What is VoIP and how has it developed? – Kurth Electronic

What is VoIP and how has it developed?

What is VoIP and how has it developed?

Whether private or professional, the telephone line is an important part within communication. Most users still know analogue telephony. This was later – in some countries – followed by ISDN and ISDN telephones. Nowadays, with the gradual switch-off of ISDN, calls are increasingly being made via the internet – this technology is called VoIP, Voice over IP.

This blogpost will answer the following questions, among others: How does VoIP telephony work? What are the possibilities of switching to the new technology? What does the digital switchover mean for my existing system?

1 The evolution from analogue to IP telephony

Before taking a closer look at the topic of VoIP, we will take a closer look at the evolution of telecommunications connections. We start with the classic analogue telephone. Then we move on to digital expansion with ISDN and finally VoIP.

VoIP scheme. On the left and right are terminal devices such as telephone and laptop, which are connected to each other via the internet.
Fig. 1: VoIP scheme – the terminal devices are connected via the internet.

1.1 How did analogue telephony work?

The telecommunications network consists of copper pairs (twin wires, two-wire). For the transmission of analogue signals (voltage and current), an electrically conductive material such as copper must be used. To use an analogue connection, the twisted pair cable is made available to the user through a handover point. The user’s handover points can be a TAE connector or universal port unit socket to which the terminal device is connected. The terminal devices used are supplied with a voltage, usually 60 V, via the telecommunications network. The function of the call set-up depends on the terminal device and can be realised, among other things, by an electrical pulse dialling procedure or multi-frequency dialling procedure. With analogue telephony, the number of simultaneous calls is limited to a single call due to the technology. The connection of the participants is realised by a direct connection of the respective two wires to each other.

1.2 Which advantages did ISDN offer?

ISDN is the abbreviation for Integrated Services Digital Network. As the name suggests, ISDN is a digital network, specifically a digital telephone network, which has been prominently used in several European countries like Norway and Germany, but also in Japan and the US. Within this network, it was possible for the first time to use several services in parallel, thus increasing the capability of analogue networks. With a regular ISDN connection either two calls or one call and another service, such as fax or internet, can be performed simultaneously. Several telephone numbers (up to a maximum of ten) can also be assigned to respective telephones. Since it was the first digital network, the voice information of a telephone call is no longer transmitted in analogue form but is converted into digital packets. Digital transmission brings with it numerous quality improvements. Digital signals can be transmitted with less information loss. In addition, the signals can be refreshed during transmission. This significantly improves the audio quality from ISDN compared to analogue as transmission length increases.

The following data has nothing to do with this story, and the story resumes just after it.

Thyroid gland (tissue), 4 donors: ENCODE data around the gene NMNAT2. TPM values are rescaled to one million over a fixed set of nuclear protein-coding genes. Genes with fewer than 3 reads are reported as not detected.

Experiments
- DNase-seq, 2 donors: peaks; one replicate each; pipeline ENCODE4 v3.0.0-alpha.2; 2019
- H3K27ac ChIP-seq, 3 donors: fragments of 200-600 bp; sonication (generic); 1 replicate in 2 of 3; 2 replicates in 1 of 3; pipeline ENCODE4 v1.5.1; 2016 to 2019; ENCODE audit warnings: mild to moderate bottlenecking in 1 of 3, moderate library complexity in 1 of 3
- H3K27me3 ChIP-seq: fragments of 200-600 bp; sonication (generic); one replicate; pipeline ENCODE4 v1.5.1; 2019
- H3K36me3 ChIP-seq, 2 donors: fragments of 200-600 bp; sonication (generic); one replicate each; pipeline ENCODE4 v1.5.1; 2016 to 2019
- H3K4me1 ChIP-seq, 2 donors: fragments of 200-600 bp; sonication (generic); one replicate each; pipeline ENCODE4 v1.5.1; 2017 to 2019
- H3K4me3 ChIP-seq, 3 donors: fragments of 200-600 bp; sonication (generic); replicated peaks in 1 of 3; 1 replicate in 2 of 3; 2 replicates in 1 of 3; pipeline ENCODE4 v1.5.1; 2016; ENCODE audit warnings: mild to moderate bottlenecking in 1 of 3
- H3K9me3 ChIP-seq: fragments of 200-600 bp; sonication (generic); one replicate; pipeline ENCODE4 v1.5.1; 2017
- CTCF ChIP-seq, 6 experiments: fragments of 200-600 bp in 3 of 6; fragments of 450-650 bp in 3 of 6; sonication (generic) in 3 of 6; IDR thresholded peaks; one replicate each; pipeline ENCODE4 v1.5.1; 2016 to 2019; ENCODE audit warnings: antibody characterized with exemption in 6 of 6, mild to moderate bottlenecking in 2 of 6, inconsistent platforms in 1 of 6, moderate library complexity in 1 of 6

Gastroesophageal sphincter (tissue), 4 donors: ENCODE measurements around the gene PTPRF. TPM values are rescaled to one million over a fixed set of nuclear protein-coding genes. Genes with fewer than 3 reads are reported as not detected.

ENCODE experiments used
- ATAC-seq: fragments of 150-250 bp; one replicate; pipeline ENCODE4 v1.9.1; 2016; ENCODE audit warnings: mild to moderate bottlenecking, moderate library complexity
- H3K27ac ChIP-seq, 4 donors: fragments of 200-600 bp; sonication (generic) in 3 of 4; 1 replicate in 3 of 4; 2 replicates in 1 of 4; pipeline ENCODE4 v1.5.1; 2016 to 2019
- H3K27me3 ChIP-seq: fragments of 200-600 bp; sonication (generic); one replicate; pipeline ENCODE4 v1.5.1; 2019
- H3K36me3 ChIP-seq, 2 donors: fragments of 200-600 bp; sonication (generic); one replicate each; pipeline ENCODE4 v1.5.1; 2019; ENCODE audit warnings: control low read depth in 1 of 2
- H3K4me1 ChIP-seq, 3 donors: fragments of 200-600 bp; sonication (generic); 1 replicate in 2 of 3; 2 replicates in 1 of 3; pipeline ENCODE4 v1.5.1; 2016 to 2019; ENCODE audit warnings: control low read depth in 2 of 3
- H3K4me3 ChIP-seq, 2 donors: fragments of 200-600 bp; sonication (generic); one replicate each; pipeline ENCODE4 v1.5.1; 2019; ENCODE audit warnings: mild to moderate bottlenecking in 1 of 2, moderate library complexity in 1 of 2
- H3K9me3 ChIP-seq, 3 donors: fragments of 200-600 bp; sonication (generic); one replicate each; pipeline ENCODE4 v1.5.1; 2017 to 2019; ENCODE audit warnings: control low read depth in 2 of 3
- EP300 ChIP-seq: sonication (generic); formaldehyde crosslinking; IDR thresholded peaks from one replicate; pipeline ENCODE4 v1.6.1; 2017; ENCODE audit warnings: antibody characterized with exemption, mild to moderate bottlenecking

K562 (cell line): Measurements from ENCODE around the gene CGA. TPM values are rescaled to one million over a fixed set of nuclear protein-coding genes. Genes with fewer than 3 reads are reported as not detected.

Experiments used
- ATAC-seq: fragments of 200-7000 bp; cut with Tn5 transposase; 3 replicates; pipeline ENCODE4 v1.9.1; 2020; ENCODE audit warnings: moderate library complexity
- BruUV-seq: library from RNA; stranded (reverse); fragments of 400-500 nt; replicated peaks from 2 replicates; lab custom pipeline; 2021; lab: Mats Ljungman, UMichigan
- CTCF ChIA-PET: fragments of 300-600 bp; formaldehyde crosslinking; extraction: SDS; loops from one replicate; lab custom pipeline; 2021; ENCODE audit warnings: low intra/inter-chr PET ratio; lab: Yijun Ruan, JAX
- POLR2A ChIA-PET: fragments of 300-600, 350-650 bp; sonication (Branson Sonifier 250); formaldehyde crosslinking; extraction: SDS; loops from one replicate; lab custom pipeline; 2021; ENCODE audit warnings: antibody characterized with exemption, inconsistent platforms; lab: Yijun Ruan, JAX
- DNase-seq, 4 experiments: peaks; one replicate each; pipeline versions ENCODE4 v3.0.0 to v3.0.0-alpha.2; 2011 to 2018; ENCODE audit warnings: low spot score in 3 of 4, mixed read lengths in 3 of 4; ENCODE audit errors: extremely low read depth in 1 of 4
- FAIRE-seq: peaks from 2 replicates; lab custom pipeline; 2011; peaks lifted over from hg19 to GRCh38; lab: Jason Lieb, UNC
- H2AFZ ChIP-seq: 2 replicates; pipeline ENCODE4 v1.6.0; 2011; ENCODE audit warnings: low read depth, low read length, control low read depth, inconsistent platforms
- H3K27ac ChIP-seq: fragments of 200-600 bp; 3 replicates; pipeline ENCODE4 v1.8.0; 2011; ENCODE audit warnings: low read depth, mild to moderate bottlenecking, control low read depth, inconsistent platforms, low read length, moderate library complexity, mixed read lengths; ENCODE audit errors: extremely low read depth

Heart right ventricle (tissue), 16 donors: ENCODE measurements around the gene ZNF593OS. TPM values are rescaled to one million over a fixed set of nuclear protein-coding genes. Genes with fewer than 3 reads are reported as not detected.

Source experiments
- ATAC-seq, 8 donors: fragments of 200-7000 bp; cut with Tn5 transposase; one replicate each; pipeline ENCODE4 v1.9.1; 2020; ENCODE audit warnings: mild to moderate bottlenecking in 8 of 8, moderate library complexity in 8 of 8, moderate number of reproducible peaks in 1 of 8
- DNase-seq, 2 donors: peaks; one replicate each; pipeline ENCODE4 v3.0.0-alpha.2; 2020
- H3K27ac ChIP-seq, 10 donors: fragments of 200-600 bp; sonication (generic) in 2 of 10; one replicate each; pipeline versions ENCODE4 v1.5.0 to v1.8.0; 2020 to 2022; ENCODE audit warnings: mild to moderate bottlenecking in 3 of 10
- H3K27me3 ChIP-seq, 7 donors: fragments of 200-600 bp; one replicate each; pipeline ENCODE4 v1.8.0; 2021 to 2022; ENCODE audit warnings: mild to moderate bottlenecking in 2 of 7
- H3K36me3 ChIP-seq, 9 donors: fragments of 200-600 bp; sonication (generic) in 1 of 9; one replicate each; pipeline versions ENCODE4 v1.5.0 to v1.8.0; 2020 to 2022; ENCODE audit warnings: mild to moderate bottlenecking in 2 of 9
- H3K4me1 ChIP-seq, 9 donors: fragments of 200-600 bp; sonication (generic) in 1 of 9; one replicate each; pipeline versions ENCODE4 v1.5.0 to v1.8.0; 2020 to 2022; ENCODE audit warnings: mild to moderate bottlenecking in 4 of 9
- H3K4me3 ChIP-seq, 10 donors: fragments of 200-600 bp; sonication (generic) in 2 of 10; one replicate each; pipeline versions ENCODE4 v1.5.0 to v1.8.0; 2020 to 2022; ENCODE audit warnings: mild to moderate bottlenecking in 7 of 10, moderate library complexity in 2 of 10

1.3 What is VoIP?

Schematic conversion of speech into digital signals
Fig. 2: Schematic conversion of speech into digital signals

VoIP (Voice over IP) is a digital voice transmission via the internet. The classic “switching through” where telephones need to be directly linked is no longer necessary, because of the connection being digital, as the connection of the participants is handled via the internet protocol. The VoIP telephone converts analogue speech into digital packets. The latter are transmitted via the internet to the destination address. The telephone at the destination address receives digital packets and converts them back into analogue speech. This process is shown in Figure 2. For the user of the telephone, the handling stays the same. As usual, the user dials the telephone number of the desired subscriber and waits for the connection.

2 How does telephoning via VoIP work?

After the description of the evolution of telephony, other important details of VoIP are now considered. The following block specifically describes the digital conversion of speech into packets and the integration of VoIP terminals into the network.

2.1 What does digital conversion mean?

Oscilloscope curve of the spoken sentence „It's raining cats and dogs“.
Fig. 3: Speech signal of a short sentence
Graphic from the media portal of the Siemens Foundation under the CC BY-SA 4.0 international licence
Different sampling rates of an analogue signal
Fig. 4: Different sampling rates of an analogue signal
Illustration by Wdwd under the CC BY-SA 3.0 licence

The curve of an analogue speech signal consists of highs and lows. When converting analogue speech into a digital signal, a so-called sampling is used. In this process, the waveform of the speech signal is sampled piece by piece and converted into individual data points called samples. The quality of the speech signal is directly dependent on the sampling rate: fewer samples lead to a lower sound quality with less natural sound. In return, however, this automatically means that the finer the sampling rate and the higher the resolution, the better the speech quality, but the larger the data volume.

VoIP encapsulation